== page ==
1. Philemon
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    Philemon New Member

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    Process: character planning

    Discussion in 'Character Development' started by Philemon, Sep 29, 2015.

    Hey,

    I'm not sure if this is an issue that other people have or not, but I don't really 'get' coming up with characters.
    Where plotting and setting are concerned I find ideas come to me and germinate far more easily than character work. It's not something I have a lot of practice with and it'll probably come with time, but I wanted to ask whether anyone has a process they follow or some activities they tend to do that get them into the right frame of mind for it.

    Thanks
     
  2. aguywhotypes
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    aguywhotypes Active Member

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    This is exactly what is happening with me.

    These two places are good for starters:
    http://www.helpingwritersbecomeauthors.com/write-character-arcs/
    http://terribleminds.com/ramble/2014/01/13/25-things-a-great-character-needs/
    warning: the second site is crude and rude, but it does have some really good stuff in it.

    I just bought these three books as well:




    I'm determined to get this as well. I write short stories but I want to bring in deeper characters.
     
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  3. theoriginalmonsterman
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    theoriginalmonsterman Pickle Contest Administrator Contributor

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    Here's an outline I like to use when planning out characters:


    Character Outline:

    Full Name:

    Nickname:

    Homeland:

    Picture (Optional):

    Appearance:

    Age:

    Personality/Traits:

    Powers/Abilities/Weapons:

    Back-story:

    Other:

    Character Profile Last Updated:

    Whenever I'm stuck coming up with a new character I'll use some random word generator and fill in the blanks.


    "Server Not Found" is one of my favorite books. :3

    I think there's something up with your images. They're not coming up for me.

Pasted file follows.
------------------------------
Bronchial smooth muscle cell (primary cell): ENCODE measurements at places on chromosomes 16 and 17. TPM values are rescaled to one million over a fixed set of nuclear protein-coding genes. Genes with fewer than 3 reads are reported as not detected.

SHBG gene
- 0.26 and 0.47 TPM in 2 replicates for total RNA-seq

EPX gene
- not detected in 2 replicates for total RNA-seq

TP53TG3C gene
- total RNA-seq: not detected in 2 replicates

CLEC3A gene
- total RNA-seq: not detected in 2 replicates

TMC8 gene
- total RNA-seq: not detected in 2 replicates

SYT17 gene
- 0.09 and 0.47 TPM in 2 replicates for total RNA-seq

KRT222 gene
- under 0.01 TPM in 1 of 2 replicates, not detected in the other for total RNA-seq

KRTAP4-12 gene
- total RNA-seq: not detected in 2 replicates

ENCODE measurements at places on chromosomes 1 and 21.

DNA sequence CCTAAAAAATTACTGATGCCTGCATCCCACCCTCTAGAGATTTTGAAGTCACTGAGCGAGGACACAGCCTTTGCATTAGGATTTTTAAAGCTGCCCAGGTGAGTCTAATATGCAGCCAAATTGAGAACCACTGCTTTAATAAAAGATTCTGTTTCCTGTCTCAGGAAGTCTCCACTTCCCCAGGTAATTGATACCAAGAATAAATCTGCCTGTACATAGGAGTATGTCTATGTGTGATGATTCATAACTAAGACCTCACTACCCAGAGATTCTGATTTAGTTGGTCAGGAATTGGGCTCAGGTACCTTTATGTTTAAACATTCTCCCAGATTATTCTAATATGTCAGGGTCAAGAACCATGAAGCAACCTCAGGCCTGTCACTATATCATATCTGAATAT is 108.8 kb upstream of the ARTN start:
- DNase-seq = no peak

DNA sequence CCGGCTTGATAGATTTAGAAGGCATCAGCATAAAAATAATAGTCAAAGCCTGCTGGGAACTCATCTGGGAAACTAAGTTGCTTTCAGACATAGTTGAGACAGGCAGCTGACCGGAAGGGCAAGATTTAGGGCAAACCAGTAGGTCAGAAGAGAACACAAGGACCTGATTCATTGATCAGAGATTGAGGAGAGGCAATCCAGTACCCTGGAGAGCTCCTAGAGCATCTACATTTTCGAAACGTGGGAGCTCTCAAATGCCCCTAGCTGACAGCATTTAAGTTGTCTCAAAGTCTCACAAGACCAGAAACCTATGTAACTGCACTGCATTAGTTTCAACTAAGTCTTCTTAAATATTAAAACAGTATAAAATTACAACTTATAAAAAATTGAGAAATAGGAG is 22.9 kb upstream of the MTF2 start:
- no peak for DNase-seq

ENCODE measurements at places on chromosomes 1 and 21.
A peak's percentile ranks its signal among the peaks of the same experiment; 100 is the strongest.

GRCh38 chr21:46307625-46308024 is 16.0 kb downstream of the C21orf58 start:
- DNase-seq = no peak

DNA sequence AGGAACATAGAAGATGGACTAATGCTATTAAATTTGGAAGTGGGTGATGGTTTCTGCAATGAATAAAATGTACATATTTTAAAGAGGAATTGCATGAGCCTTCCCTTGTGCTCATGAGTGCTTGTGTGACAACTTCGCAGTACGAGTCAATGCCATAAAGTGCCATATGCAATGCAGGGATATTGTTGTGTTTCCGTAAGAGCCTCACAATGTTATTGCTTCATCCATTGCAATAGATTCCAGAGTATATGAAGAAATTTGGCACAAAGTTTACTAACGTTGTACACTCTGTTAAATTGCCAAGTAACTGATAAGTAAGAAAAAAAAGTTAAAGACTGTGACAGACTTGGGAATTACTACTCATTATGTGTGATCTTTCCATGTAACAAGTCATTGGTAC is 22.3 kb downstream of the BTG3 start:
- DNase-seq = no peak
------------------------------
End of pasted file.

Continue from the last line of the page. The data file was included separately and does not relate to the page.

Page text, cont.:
4. Philemon
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    Philemon New Member

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    Hey thanks for the sites. The second one made me chuckle =D
    The prompt looks worth a go as well. Thanks =)

    My biggest concern is that no matter how interesting the ideas are, or how carefully I sculpt the narrative, if the characters have nothing to them then it'll put people off
     
  5. ManOrAstroMan
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    ManOrAstroMan Magical Space Detective Contributor

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    You could try using personality profiles, like the Meyers-Briggs test, as starting points.
     
  6. DueNorth
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    DueNorth Active Member

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    Just like creating scenes, creating characters takes practice. I am not aware of a formula or process, per se, or any easy way to do this difficult task well. What I do, and I have practiced creating characters this way, is to pay attention to people I am with that I find unusual, unique, or interesting; then try to recreate them in my mind and on the page. Often I create characters who are a blend of people I've met, some from the past and some more recent. Sometimes while waiting in lines, waiting rooms, etc., I am observing people and making up stories about them in my mind, then writing these down later (when I'm alone mostly anyway). :)